The Sound of TED: A Case for Distaste
May 19, 2015 6:26 PM   Subscribe

The American Reader makes a critique of TED talks and then uses it to bootstrap a critique of cultural criticism itself.
A decent strategy with TED might be to reclaim our teenage capacities and treat these videos as hopelessly passé—ignore them to death. Critiquing them, even as I have done, will do what criticism has done for television: creating an added enjoyment as you go on consuming the crap you despise. I know what I am watching is disgraceful, but aren’t I great at seeing why it’s disgraceful? I only watch it to keep up-to-date with the unwashed masses.
Previously, previously, previously
posted by maskd (66 comments total) 30 users marked this as a favorite
 
A good way to detox from TED talks is with Onion Talks, which pretty much took the form for all it's worth. That said, not all TED talks are bad. The form is perfectly suited to some messages.
posted by George_Spiggott at 6:42 PM on May 19, 2015 [9 favorites]


Pants!
posted by en forme de poire at 6:45 PM on May 19, 2015


(Sorry, I just thought there was something kind of sublime about how he threw that into this sentence: "The point is that the average adult avoids the horror of disgust, which means consciously sticking to what’s most bland and middle-of-the-road: HBO, pants, college, Obama, and, for a few years now, TED.")
posted by en forme de poire at 6:46 PM on May 19, 2015 [5 favorites]


Can't help but think of the ultimate TED take-down previously. It's long winded and a little alienating...but there are some gems in there that just nail TED to the wall.
posted by jnnla at 7:03 PM on May 19, 2015 [2 favorites]


A decent strategy with TED might be to reclaim our teenage capacities and treat these videos as hopelessly passé—ignore them to death.
Am I ahead of the trend if I say that I've never even seen a TED talk? And furthermore, that whenever I have seen or heard the phrase "TED talk" I've thought first of Ted Baxter.
posted by octobersurprise at 7:04 PM on May 19, 2015 [2 favorites]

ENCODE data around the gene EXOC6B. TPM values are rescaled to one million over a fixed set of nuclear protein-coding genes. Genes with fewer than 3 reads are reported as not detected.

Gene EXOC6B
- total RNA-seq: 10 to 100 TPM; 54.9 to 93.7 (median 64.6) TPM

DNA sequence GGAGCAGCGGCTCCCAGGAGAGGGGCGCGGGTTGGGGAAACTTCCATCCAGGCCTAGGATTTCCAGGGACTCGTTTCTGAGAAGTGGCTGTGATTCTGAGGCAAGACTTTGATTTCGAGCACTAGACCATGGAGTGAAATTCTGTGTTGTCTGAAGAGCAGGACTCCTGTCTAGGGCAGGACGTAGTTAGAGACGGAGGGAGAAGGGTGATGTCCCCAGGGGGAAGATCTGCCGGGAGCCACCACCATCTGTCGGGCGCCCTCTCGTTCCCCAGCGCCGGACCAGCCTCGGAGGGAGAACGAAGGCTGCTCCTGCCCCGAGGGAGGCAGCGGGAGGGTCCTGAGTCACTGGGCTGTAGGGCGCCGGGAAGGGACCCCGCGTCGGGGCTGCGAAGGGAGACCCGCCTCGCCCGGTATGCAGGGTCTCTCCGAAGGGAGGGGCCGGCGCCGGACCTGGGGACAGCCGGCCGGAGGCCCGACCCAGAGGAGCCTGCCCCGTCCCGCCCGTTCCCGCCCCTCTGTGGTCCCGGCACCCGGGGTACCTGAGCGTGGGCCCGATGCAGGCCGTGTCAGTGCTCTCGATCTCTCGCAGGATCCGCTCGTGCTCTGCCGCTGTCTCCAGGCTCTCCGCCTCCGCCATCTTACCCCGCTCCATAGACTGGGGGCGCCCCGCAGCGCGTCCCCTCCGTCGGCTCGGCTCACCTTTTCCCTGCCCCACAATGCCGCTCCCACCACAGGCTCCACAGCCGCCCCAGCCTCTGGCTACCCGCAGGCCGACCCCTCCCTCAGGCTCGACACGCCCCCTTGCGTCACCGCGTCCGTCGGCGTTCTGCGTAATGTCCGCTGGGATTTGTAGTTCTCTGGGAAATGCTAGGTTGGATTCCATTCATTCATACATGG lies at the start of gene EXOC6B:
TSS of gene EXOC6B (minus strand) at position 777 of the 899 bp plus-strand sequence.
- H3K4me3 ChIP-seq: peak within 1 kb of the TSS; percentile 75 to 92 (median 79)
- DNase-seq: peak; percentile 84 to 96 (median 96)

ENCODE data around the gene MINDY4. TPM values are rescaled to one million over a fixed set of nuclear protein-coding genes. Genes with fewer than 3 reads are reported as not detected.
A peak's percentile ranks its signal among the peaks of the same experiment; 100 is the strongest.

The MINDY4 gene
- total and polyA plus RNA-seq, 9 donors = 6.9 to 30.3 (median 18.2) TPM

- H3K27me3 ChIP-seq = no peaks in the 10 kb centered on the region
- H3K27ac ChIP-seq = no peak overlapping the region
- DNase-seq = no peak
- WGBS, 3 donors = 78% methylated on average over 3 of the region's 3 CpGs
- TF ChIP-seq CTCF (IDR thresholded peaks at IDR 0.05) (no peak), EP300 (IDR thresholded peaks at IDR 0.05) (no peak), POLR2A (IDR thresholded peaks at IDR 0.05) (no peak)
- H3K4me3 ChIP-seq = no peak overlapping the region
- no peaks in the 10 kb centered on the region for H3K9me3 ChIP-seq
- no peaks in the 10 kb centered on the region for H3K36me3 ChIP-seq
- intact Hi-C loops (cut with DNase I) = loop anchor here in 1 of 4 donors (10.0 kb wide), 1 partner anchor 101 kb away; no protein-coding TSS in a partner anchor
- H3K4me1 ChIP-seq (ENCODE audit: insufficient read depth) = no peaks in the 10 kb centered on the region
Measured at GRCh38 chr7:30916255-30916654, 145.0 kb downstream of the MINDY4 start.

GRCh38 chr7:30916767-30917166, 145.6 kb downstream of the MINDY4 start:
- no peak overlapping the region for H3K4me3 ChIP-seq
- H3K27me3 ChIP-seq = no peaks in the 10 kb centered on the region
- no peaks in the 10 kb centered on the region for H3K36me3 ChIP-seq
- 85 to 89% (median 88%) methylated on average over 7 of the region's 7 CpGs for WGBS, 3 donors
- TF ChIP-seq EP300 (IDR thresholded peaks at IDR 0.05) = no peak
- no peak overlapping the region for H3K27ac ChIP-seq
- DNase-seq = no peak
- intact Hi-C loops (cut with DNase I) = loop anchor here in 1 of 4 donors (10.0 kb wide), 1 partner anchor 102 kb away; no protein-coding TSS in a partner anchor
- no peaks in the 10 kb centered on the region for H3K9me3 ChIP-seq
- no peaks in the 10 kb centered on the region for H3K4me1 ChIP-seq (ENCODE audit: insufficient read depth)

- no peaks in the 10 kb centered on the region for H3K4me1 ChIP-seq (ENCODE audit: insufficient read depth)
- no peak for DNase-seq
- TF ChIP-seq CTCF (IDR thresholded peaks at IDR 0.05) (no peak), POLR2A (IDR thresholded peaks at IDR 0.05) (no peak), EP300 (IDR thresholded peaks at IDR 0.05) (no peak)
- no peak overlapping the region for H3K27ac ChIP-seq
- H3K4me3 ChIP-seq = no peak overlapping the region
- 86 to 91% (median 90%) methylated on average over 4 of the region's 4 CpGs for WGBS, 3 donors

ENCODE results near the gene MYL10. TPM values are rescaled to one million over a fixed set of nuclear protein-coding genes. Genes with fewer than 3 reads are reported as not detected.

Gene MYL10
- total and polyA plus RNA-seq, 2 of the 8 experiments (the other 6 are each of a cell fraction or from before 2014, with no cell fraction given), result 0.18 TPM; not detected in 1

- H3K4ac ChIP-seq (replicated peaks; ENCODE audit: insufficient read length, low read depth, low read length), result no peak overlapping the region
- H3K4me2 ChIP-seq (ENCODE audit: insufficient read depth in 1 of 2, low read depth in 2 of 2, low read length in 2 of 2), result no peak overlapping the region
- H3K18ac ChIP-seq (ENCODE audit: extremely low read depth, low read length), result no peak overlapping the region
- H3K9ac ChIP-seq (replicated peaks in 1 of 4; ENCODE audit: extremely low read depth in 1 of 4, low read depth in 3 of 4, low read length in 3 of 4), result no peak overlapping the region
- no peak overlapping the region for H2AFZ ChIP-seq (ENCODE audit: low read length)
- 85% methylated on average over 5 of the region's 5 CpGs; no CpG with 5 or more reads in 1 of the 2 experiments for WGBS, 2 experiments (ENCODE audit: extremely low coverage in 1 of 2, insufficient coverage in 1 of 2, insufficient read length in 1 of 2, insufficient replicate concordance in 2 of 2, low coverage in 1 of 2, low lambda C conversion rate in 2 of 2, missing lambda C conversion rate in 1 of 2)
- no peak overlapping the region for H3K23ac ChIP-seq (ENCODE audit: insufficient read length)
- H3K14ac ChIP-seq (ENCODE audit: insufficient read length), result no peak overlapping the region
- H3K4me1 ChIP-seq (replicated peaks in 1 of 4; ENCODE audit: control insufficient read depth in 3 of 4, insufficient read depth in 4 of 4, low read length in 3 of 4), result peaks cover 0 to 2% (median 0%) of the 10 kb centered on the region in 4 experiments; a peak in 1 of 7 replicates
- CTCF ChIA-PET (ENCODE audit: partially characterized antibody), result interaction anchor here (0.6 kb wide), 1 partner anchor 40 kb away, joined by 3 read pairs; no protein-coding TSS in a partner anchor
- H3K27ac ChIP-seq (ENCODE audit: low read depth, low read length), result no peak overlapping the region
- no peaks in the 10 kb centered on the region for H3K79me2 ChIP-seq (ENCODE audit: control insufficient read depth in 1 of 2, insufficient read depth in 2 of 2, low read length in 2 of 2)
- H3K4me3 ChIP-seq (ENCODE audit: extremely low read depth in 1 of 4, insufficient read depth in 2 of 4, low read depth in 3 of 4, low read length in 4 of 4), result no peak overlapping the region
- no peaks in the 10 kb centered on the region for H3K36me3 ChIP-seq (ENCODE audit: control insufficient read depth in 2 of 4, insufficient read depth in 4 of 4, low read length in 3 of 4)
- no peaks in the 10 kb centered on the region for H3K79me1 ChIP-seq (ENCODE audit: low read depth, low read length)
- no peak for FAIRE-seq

Popular science will always suck, because never the twain shall meet. It's like mixing water with oil. I'm not saying that one is better than the other. I'm saying that they are two different things.
posted by rankfreudlite at 7:06 PM on May 19, 2015


OTOH, Mr. Bleeding Edge, let's see just how far you get without pants.
posted by octobersurprise at 7:08 PM on May 19, 2015 [3 favorites]


Wait why do we hate TED? It is just because it's been popular for a long time?


Popular science will always suck, because never the twain shall meet. It's like mixing water with oil.

It can be done well. It just can't be lazy and done well at the same time.
posted by clarknova at 7:09 PM on May 19, 2015 [5 favorites]


Enjoyed the critique, not optimistic about the "let's just ignore it" strategy presented at the end.
posted by uosuaq at 7:13 PM on May 19, 2015 [1 favorite]


Enjoyed the critique, not optimistic about the "let's just ignore it" strategy presented at the end.

Not so hopeful about the utility of cultural criticism that employs the phrase "unwashed masses", either.
posted by ryanshepard at 7:18 PM on May 19, 2015 [7 favorites]


Wait why do we hate TED? It is just because it's been popular for a long time?

It has an unfortunate tendency to serve as the unofficial Ministry of Propaganda for a technocratic, neoliberal, market-based, explicitly anti-state, anti-political, only-superficially-populist worldview and the gazillionaires who profit from it.